Teachers as Learners First

Sheryl Nussbaum talks about schools being “Future Ready” and there are four elements to being future ready 

  1. learning is student centred
  2. the technical infrastructure will easily support the learning,
  3. distributed, collaborative leadership which happens when many people share leadership functions. 
  4. remembering always that teachers are learners first

The final element of “teachers as learners” has been an important part of my last few weeks. They have been a whirl of learning.  In my new role as a Connected Learning Advisor I have been in a team running Professional Learning days for leaders.  First we headed to Whangarei, then Hamilton and finally, yesterday we were connected with educators in Christchurch.  Principals and eLeaders travelled from the far north and the deep south to engage in rich conversations, challenging thinking and robust questioning over the three days.

The sessions dealt with strategic planning, shifting teachers’ thinking and managing change through professional learning, and exploring how social media can build connections between schools and the wider community.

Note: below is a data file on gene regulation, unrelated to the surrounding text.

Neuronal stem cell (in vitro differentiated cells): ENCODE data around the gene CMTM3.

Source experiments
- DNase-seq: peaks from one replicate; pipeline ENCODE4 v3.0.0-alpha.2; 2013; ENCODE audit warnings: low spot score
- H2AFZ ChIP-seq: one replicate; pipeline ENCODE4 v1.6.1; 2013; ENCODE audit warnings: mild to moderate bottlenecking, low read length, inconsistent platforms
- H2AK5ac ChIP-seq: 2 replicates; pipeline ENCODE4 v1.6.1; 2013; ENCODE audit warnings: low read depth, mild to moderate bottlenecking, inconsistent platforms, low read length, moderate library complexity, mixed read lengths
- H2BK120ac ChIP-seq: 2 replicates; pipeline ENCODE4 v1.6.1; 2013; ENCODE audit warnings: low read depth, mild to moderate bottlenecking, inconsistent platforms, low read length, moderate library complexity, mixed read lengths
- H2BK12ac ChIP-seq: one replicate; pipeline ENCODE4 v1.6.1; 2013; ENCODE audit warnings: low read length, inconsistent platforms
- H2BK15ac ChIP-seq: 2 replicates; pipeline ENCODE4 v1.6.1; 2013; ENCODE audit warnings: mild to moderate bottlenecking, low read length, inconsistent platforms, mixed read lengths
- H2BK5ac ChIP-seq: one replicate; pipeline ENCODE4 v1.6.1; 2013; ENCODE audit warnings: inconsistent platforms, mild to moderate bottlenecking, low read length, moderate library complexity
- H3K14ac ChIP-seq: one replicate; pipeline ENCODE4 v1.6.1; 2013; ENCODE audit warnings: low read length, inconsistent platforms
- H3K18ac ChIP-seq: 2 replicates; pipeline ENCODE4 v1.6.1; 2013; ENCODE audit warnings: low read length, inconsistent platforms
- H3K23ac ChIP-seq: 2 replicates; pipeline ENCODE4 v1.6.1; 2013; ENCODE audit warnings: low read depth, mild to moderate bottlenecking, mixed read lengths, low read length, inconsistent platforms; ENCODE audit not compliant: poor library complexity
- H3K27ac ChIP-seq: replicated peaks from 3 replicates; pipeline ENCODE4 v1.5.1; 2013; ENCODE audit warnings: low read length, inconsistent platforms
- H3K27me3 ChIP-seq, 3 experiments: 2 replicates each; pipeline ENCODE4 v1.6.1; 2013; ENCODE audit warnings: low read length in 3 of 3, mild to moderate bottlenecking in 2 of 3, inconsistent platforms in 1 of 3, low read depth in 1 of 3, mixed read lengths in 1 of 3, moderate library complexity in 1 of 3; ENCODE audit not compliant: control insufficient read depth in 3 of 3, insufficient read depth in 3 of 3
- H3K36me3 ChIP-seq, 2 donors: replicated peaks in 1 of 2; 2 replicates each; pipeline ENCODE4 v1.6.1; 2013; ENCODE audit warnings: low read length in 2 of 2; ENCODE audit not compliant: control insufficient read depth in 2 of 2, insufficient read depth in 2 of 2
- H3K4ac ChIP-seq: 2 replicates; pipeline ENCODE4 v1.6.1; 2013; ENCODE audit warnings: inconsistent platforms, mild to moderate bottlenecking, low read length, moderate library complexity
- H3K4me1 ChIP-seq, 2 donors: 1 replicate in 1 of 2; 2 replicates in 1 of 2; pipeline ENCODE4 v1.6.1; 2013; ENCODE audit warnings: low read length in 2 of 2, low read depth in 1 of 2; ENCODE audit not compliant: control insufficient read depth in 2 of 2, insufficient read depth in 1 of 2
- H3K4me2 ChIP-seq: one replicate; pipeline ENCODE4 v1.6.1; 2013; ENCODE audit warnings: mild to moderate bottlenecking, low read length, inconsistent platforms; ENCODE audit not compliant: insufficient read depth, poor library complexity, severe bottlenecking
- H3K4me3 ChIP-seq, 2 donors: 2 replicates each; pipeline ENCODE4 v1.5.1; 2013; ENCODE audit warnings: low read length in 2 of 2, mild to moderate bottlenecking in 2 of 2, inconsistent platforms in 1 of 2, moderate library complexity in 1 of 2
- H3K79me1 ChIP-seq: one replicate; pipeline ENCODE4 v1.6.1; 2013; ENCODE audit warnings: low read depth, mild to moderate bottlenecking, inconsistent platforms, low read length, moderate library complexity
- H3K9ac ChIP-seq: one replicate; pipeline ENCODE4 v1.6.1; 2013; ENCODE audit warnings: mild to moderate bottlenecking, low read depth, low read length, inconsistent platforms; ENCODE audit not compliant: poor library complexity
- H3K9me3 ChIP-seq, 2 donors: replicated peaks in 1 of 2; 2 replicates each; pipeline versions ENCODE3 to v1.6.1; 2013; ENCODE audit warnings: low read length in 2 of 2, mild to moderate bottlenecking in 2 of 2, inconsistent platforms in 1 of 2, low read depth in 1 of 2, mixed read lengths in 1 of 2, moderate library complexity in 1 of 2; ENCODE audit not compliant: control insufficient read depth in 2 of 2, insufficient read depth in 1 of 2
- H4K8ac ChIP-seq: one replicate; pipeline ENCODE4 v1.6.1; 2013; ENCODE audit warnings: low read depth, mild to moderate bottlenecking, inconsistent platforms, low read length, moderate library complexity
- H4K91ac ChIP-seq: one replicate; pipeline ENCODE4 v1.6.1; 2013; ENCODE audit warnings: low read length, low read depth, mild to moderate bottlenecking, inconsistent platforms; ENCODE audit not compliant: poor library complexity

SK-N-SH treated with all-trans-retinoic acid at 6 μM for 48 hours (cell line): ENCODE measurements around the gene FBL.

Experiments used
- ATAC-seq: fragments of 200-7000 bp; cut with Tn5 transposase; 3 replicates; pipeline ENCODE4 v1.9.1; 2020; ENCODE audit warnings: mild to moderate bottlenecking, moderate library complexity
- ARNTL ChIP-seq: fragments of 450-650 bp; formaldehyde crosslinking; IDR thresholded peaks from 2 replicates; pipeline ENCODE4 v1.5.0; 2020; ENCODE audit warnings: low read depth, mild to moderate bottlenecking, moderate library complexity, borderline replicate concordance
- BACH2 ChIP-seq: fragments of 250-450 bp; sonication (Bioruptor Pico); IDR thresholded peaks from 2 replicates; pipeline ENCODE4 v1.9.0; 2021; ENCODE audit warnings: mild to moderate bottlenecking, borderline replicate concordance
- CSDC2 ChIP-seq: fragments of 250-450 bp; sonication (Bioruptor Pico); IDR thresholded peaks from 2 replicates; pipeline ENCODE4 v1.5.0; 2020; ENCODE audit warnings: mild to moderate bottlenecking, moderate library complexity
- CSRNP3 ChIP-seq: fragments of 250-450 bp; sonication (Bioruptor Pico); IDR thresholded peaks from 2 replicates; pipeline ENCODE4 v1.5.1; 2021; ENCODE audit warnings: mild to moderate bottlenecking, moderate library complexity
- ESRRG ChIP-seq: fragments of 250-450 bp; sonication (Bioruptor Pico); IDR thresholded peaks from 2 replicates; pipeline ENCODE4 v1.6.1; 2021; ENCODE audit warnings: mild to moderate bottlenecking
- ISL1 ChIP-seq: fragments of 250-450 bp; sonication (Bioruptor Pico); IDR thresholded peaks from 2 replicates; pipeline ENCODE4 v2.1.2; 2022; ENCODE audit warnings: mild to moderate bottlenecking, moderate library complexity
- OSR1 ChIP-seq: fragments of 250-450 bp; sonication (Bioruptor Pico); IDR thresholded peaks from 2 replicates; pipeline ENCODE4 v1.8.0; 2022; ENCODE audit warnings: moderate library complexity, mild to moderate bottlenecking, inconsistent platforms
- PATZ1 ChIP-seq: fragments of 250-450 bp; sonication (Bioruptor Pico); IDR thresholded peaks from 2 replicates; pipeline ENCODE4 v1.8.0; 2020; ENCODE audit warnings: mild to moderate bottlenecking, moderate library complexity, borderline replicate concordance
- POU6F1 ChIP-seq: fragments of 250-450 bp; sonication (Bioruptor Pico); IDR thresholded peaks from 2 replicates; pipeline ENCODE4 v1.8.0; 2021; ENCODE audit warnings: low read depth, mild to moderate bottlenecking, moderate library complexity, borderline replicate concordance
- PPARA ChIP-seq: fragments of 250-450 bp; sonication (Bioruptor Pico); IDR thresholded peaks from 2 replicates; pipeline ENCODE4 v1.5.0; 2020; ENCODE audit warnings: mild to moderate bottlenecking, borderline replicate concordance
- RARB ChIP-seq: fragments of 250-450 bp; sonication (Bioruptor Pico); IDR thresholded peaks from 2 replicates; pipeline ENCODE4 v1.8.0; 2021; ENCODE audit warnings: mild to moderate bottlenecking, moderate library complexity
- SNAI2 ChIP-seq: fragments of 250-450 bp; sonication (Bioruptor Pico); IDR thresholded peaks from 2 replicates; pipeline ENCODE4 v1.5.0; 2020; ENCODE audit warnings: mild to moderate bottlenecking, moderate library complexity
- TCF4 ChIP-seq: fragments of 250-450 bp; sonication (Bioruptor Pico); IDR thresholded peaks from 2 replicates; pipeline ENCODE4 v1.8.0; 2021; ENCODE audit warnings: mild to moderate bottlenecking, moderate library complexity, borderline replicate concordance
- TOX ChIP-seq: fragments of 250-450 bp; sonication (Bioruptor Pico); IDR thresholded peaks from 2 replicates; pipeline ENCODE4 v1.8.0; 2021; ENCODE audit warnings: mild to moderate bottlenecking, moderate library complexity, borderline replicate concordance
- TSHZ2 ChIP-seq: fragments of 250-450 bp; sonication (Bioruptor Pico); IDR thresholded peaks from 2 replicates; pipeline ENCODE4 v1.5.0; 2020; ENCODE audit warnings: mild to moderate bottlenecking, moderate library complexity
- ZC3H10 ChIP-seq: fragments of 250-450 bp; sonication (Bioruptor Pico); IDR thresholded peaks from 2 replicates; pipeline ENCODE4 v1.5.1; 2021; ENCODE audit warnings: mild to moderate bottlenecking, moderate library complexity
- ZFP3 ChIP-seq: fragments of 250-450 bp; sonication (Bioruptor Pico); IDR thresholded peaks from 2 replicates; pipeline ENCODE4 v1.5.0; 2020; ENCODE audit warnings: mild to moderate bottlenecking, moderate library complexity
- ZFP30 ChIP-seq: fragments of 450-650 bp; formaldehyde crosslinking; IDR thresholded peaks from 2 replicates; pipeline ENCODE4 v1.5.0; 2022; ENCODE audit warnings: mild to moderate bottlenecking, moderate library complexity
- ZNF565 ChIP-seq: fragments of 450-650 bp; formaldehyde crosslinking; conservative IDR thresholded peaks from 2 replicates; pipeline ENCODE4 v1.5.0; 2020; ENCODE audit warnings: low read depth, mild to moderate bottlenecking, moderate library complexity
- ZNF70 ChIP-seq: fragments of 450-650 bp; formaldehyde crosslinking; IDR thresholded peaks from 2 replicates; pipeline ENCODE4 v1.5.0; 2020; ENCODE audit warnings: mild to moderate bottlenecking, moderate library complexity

But the focus was on collaboration and connectedness and teachers as learners. Providing time to have conversations, share stories and good practice, plan and make connections was a key element of the days and it seems that it was appreciated by those who attended.

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 I know that I have learned as much as the teachers I have been working with. There is such power in conversations and I have been inspired by so many people and the work they are doing in schools, grappling with overwhelming change with commitment, positivity and open minds.  Thank you.

After each event we “Storified” the days and published posts on the VLN to encourage the participants and those who couldn’t make it to continue or join in the conversations.

The links to the Storifies are below.

Whangarei

Hamilton

Christchurch

We also used Todaysmeet to “chat” and record the conversations. Here is the transcript from some of the discussion in the sessions on Professional Learning.

BYOD: An ongoing process